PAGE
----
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Abdur Rahman Chughtai (1894 - 1975)

Lot 101: * Abdur Rahman Chughtai (Pakistan, 1897-1975) The Saqui

Bonhams 3

October 24, 2018
London, United Kingdom

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Abdur Rahman Chughtai (Pakistan, 1897-1975)
The Saqui Signed 'Chughtai Lahore' in Urdu lower leftWatercolour on paper 34 x 26cm (13 3/8 x 10 1/4in).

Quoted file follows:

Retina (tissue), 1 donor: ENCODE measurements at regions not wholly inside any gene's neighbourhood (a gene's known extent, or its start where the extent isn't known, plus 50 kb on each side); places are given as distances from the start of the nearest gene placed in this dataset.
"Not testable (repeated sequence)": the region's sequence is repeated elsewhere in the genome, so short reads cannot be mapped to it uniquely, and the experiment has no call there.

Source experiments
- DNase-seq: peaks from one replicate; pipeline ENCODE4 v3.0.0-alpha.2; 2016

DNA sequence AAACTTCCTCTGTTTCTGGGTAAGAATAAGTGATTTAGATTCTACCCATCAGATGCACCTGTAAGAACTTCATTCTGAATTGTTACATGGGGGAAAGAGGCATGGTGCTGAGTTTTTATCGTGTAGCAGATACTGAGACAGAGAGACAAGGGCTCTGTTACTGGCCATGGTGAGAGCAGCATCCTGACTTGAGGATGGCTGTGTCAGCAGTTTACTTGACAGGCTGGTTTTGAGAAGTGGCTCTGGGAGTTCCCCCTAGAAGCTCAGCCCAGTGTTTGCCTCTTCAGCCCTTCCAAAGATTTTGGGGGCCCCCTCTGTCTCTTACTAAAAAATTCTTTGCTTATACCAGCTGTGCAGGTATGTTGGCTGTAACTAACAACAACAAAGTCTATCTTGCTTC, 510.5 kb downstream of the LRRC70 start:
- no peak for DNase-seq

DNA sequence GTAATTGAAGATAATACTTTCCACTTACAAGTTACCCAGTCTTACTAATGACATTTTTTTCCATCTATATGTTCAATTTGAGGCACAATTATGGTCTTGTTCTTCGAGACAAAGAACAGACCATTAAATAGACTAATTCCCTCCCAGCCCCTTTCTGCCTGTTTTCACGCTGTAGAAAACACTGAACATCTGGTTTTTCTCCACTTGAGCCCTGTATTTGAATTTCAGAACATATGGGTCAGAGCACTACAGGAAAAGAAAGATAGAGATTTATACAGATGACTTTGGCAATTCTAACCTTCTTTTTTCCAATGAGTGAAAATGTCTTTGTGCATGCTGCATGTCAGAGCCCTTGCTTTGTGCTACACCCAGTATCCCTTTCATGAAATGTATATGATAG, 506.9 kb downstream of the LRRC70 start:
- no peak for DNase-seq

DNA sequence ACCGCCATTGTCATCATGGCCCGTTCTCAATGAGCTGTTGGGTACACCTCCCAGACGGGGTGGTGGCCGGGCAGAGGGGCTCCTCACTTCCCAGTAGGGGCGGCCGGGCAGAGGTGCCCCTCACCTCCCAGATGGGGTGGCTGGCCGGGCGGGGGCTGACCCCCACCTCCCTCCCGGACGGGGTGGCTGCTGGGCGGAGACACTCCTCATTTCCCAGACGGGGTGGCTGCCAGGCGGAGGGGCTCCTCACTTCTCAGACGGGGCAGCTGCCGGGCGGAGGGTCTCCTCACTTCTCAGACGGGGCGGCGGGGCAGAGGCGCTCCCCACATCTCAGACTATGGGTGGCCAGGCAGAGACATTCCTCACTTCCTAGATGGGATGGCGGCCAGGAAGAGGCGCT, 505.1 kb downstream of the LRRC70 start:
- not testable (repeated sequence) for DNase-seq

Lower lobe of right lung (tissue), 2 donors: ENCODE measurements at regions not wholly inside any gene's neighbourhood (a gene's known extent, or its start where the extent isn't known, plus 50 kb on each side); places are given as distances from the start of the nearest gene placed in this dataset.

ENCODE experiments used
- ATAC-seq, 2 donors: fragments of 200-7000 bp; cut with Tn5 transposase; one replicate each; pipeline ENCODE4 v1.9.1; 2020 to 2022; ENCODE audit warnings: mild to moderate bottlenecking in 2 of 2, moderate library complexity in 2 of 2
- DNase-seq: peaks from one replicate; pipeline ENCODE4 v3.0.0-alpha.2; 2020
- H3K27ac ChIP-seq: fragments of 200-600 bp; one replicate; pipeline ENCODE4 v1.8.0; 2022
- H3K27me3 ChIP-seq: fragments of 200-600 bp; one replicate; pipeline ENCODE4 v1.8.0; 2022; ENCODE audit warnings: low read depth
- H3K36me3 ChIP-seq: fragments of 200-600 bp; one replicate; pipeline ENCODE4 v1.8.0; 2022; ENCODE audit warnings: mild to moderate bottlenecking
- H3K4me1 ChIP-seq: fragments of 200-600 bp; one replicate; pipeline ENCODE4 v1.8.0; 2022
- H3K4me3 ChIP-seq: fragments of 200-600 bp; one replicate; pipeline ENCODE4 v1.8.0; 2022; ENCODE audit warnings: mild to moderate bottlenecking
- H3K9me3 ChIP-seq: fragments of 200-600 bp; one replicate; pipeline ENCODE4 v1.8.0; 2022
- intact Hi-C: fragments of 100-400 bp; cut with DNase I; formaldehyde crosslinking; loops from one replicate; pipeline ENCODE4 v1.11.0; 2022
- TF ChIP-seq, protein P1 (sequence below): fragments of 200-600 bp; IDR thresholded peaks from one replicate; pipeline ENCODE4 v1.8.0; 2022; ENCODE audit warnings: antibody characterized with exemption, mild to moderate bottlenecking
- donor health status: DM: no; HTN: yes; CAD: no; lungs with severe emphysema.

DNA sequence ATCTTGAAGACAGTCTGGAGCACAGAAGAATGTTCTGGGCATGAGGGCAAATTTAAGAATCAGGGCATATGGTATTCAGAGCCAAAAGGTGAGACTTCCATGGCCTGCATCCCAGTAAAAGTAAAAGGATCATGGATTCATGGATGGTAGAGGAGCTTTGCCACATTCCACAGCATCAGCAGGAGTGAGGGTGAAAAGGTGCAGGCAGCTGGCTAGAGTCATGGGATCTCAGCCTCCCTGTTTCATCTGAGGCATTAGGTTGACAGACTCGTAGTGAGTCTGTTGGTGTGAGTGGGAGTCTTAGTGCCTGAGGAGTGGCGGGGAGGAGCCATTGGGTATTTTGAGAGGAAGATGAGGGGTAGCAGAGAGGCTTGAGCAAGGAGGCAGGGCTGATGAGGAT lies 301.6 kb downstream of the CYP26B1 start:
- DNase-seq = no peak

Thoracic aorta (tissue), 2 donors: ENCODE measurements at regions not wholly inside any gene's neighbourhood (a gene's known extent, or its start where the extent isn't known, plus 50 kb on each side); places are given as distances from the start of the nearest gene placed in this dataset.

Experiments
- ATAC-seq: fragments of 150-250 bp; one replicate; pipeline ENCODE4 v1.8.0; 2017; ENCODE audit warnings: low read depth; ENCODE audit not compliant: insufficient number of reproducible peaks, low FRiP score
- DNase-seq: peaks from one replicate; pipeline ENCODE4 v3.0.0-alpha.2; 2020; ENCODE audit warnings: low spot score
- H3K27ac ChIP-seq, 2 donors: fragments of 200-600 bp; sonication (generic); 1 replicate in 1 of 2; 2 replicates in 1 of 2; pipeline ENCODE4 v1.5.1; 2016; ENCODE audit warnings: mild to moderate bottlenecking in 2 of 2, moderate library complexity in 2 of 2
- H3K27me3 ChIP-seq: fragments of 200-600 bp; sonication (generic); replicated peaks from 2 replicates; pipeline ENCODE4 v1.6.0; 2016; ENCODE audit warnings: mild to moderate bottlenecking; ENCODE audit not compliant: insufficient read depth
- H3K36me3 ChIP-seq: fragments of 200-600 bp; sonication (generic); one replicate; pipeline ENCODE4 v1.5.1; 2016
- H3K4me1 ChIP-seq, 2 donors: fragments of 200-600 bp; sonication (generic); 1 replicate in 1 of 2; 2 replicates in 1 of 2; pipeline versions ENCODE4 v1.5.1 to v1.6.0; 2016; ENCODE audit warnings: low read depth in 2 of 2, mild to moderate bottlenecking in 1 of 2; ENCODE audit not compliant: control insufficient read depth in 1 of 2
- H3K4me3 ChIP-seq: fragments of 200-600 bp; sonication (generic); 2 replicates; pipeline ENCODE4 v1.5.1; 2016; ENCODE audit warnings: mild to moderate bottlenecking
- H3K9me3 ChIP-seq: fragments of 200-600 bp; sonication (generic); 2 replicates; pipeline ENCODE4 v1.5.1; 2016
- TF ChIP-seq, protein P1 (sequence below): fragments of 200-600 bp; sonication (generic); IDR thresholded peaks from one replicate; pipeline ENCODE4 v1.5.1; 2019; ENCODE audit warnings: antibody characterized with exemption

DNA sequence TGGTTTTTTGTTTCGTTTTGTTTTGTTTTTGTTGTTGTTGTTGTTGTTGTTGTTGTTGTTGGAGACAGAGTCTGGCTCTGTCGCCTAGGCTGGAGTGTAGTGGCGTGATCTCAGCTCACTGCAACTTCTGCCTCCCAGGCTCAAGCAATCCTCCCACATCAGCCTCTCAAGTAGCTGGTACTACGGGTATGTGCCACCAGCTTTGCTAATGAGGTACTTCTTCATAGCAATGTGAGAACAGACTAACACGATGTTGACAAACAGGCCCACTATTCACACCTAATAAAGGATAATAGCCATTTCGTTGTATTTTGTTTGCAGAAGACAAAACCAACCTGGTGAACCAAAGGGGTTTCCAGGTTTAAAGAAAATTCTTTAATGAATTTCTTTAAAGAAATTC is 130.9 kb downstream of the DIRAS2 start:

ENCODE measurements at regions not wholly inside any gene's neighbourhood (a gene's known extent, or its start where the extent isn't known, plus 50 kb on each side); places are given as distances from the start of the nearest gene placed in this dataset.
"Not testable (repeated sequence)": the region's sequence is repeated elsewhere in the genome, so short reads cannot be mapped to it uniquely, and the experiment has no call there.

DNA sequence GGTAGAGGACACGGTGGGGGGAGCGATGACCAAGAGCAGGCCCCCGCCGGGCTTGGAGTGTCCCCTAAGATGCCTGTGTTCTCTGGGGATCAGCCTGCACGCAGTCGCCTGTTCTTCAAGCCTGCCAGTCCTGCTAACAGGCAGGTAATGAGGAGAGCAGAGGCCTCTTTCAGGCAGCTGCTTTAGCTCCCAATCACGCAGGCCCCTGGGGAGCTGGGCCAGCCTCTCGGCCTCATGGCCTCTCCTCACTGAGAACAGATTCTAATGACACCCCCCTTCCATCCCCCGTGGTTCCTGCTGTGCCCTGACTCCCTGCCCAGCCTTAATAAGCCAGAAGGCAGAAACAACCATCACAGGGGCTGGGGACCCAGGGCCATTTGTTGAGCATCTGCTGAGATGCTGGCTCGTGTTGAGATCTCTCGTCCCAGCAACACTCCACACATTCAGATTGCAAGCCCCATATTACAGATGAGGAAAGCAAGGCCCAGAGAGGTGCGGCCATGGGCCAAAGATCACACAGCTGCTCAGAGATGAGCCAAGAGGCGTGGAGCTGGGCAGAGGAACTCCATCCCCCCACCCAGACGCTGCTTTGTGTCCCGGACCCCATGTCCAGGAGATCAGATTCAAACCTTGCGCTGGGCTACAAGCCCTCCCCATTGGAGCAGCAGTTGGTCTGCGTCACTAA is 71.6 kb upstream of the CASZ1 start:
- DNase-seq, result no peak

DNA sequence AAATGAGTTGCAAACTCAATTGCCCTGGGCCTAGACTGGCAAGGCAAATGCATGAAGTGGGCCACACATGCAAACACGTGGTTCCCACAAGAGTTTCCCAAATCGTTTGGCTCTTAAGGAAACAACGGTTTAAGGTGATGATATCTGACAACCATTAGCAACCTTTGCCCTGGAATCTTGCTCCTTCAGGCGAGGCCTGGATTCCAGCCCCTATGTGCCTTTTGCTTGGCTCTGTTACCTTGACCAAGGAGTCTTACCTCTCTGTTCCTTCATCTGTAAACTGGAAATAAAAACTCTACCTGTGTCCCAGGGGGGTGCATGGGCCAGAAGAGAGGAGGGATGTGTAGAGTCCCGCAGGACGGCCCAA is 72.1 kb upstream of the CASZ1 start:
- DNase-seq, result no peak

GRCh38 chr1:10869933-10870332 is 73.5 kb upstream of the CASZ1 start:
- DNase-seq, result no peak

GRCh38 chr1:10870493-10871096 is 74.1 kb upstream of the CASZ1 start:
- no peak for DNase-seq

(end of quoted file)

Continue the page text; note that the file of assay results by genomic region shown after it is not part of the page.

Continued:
Provenance:Private Collection, Dubai;Delhi Art Gallery.Probably the most distinguished Pakistani artist of the 20th century, Chughtai looked at the complex and varied history of South Asia, to create a modern rendition of archaic fables. His work is beautifully nostalgic and thus shares some of the longevity of the tales it recounts. After partition of the subcontinent he came to be known as the National artist of Pakistan. In 1911 Abdur Rahman Chughtai joined Mayo School of Art (now known as the National College of Arts, Lahore) where he was taught by Samarendranath Gupta, a pupil of Abanindranath Tagore. Tagore was seen as the founder of the Calcutta based, Bengal School of art. The tendency to group him together with the Bengal school of painters was contested by the artist, who stated that contrary to Bengal art, which "favoured gods and goddesses and was full of pessimism and gloom, ... his art was radically different because it inculcated hope and faith in life." (Akbar Naqvi, Image and Identity: Fifty years of Painting and Sculpture in Pakistan, Karachi, 1998, pp. 51-54)Chughtai had a very distinctive style, incorporating the art nouveau, Indo-Persian miniature technique and Indian folklore. Hailing from a family of artisans and craftsmen, Chughtai used only the finest materials for his work, and so with each drawing or painting he created a leaf of quality and importance - a homage to the Mughal and Persian miniature traditions he was so heavily influenced by. The artist chose to paint Mughal, Iranian, Hindu, Punjabi, Kashmiri and Brahman subjects and later expanded to incorporate a 'pan-Persianism'. The iconography of 'The Saqui' suggests that we are in the presence of Saqui (literally 'wine-server'), an allegorical tool frequently employed in Persian and Urdu mystic poetry. Saqui, the 'Server' who pours intoxicating libation into the empty cup of the self-less seeker, is the symbol for the presence of the Beloved or Divine. Favoured as a literary device by Islamic poets from Hafiz to Ghalib for allowing dual allusions to both God and earthly love, Saqui is often given the trappings of a beautiful seductress, sometimes quite explicitly sexual. Though Chughtai has treated this subject before, it is of interest to note that whilst his Saqui figures are indeed attractive, sometimes ethereal, they remain chaste, emanating archetypal beauty within the parameters of tradition. In other words, she exists simultaneously in the present and a poetically romanticised past, she is both Saqui and aide.

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